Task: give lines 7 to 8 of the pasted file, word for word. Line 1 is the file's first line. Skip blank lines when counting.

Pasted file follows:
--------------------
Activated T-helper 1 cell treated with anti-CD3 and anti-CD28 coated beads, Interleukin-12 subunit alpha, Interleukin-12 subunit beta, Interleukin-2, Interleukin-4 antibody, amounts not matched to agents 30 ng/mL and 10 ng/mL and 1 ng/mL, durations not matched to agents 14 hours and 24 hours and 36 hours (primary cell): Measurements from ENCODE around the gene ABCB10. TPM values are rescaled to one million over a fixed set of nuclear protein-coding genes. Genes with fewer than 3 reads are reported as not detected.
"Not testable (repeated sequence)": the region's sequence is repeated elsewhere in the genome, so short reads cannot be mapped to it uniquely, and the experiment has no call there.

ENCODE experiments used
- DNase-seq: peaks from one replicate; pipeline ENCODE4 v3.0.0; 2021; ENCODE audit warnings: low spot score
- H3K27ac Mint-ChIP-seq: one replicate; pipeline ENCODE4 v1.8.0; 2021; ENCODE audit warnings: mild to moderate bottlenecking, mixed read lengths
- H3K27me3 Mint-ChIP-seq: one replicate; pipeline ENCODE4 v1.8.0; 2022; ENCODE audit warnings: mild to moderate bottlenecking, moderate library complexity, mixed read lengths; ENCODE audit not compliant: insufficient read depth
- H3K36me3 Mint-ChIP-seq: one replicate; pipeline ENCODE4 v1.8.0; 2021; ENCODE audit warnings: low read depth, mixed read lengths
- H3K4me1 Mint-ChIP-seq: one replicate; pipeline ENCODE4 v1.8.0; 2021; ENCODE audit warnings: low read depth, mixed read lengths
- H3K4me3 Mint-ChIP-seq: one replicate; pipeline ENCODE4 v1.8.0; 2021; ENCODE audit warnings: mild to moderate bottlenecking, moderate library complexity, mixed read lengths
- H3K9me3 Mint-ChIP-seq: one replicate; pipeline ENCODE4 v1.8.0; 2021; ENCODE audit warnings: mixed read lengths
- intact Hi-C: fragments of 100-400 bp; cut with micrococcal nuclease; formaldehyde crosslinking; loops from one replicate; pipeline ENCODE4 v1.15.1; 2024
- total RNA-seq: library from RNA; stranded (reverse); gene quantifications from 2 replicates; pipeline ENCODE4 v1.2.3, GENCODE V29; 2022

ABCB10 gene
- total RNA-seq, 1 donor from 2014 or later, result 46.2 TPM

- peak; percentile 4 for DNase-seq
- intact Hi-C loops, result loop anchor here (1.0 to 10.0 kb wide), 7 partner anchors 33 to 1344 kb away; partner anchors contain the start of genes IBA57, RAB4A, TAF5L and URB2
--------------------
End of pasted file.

- H3K36me3 Mint-ChIP-seq: one replicate; pipeline ENCODE4 v1.8.0; 2021; ENCODE audit warnings: low read depth, mixed read lengths
- H3K4me1 Mint-ChIP-seq: one replicate; pipeline ENCODE4 v1.8.0; 2021; ENCODE audit warnings: low read depth, mixed read lengths